KPIs: Ensuring that the structure, the tagging and taxonomy of the databases reflect customer needs is critical to success, but there are two other important variables that can make or break an online directory service in the eyes of advertisers and sponsors. These are, not surprisingly, the levels of traffic and the clarity of the offering – but there is a twist.

As in most other online advertising models, the number of unique visitors is the key to sustaining advertising yields at a commercially viable level but in the case of vertical search this is not just influenced by the size of the brand’s core readership or by investment in SEO and other forms of marketing; a major consideration for any publisher looking to invest in this form of vertical search has to be the range of services and products listed on the directory database. Without sufficient critical mass to generate enough interest from beyond a brand’s traditional reader base, publishers will struggle to offer either the traffic or enough enhanced entry and premium listing positions to turn a profit.

A way round this problem for smaller operators – both publishers and trade associations - lies in collaborative hubs, where companies in related and preferably overlapping sectors join forces to create that critical mass and to feed off each other’s traffic. For an example of how this can work, take a look at the site.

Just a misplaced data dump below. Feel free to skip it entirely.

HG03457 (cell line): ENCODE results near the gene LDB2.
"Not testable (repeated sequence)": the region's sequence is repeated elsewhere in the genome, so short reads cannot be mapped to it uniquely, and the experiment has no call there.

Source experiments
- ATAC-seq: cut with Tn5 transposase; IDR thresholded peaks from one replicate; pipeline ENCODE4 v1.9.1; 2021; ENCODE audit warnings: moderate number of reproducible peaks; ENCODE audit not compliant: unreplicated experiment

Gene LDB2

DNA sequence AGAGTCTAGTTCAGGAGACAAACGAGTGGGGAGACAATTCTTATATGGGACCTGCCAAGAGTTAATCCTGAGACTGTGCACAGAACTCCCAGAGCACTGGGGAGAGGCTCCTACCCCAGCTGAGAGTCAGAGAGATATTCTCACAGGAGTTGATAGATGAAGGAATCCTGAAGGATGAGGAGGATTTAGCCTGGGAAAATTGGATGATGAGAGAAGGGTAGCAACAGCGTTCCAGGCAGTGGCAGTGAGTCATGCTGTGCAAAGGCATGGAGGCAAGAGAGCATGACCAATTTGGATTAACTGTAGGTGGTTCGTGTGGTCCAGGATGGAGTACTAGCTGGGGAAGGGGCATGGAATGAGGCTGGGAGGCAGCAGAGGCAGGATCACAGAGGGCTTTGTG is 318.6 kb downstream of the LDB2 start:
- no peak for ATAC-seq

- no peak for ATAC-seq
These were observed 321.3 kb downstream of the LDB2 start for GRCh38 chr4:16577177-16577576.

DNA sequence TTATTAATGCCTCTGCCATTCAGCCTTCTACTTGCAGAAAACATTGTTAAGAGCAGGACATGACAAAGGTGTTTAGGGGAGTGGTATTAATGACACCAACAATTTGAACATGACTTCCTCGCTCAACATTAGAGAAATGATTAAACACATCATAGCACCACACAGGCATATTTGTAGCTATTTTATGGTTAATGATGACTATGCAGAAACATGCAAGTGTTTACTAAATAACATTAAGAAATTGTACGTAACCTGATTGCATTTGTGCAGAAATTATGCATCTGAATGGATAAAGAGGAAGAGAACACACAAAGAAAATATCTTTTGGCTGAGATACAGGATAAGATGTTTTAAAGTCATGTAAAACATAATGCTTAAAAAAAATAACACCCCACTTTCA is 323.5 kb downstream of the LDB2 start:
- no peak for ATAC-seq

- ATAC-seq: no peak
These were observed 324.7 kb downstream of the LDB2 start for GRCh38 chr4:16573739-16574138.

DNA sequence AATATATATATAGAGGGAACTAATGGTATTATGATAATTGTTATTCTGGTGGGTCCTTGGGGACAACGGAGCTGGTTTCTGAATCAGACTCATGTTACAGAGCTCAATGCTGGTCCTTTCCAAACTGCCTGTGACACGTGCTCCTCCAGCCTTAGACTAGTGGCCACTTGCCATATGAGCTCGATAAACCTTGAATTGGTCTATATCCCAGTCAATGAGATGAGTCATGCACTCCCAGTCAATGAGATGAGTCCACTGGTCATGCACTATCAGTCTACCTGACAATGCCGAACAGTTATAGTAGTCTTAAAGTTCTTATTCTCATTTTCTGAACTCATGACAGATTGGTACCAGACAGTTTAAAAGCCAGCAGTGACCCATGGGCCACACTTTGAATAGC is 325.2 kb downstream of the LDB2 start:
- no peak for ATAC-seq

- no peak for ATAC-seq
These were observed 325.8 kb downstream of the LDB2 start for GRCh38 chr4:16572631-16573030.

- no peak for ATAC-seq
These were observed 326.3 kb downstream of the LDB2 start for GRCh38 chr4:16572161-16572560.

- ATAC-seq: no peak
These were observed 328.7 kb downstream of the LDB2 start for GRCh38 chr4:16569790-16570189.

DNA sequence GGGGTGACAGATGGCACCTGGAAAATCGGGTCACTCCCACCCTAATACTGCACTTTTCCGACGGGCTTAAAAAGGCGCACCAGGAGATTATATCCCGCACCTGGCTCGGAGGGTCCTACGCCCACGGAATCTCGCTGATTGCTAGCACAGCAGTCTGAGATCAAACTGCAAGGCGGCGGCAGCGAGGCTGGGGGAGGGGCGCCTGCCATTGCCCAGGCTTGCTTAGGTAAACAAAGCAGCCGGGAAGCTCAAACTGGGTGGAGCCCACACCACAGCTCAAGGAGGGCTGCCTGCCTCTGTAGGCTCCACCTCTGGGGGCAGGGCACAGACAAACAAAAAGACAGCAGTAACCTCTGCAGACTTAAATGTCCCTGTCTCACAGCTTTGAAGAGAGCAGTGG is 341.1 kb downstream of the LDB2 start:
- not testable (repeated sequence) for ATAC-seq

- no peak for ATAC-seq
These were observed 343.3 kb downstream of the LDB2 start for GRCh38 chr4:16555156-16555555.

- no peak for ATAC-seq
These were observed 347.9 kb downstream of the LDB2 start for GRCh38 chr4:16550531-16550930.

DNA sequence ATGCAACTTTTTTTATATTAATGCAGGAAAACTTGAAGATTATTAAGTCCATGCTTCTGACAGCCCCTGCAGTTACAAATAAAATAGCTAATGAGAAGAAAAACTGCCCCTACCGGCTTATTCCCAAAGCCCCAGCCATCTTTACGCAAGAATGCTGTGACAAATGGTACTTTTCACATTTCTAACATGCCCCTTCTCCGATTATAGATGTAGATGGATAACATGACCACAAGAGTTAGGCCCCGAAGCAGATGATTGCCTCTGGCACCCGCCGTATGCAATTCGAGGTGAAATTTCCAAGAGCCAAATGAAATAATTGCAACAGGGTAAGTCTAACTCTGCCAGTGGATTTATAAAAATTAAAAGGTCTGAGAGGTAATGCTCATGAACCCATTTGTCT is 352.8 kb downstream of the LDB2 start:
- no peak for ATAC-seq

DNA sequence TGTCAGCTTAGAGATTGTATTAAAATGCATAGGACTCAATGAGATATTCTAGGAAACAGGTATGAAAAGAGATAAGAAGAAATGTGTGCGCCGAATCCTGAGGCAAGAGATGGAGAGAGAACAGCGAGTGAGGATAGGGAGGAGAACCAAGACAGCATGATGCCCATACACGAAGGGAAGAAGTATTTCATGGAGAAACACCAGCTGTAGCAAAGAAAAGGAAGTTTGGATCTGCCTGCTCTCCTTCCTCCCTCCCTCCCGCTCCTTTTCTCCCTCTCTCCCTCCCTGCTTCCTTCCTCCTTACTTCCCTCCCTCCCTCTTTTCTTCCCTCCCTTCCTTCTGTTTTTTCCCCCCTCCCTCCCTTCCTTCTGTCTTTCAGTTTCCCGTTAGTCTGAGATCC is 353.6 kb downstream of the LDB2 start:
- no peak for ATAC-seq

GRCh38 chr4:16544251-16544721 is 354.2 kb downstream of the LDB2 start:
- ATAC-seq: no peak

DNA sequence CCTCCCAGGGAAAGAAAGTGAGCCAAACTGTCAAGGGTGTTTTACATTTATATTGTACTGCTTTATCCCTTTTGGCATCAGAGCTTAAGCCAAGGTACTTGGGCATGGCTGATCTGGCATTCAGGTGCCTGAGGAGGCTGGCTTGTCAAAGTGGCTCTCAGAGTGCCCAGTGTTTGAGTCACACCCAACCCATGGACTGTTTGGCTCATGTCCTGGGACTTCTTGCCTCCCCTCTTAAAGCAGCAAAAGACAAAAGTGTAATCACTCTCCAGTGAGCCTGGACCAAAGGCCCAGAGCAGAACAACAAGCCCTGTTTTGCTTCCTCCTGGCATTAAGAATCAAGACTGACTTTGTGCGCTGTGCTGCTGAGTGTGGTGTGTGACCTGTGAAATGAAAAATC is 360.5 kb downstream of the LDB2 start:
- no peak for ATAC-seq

2 Online monitoring

One of the greatest challenges facing most business executives is how to filter the enormous amount of information now available at the click of a mouse via one of the major search engines. What they crave is relevant research and news updates delivered to their desktops as and when it becomes available.

Some of the first companies to recognise the gap in the market that this requirement for targeted and specialist information has presented were the traditional clipping services. These have transformed their newspaper cutting-to-photocopy-to-fax business models into a customised and frequently account-managed service where they deliver high-priced and highly targeted information packages (based on search criteria agreed with the client) to a customer’s PC and / or PDA via email, SMS or RSS feed.

KPIs: The key added value elements of such services are the relevance and comprehensiveness of the information they deliver; technologically speaking, this is determined by both the accuracy and underlying logic of the tagging of their internal databases and their search engine’s ability to web crawl or spider through external sites for any changes and updates in data and information.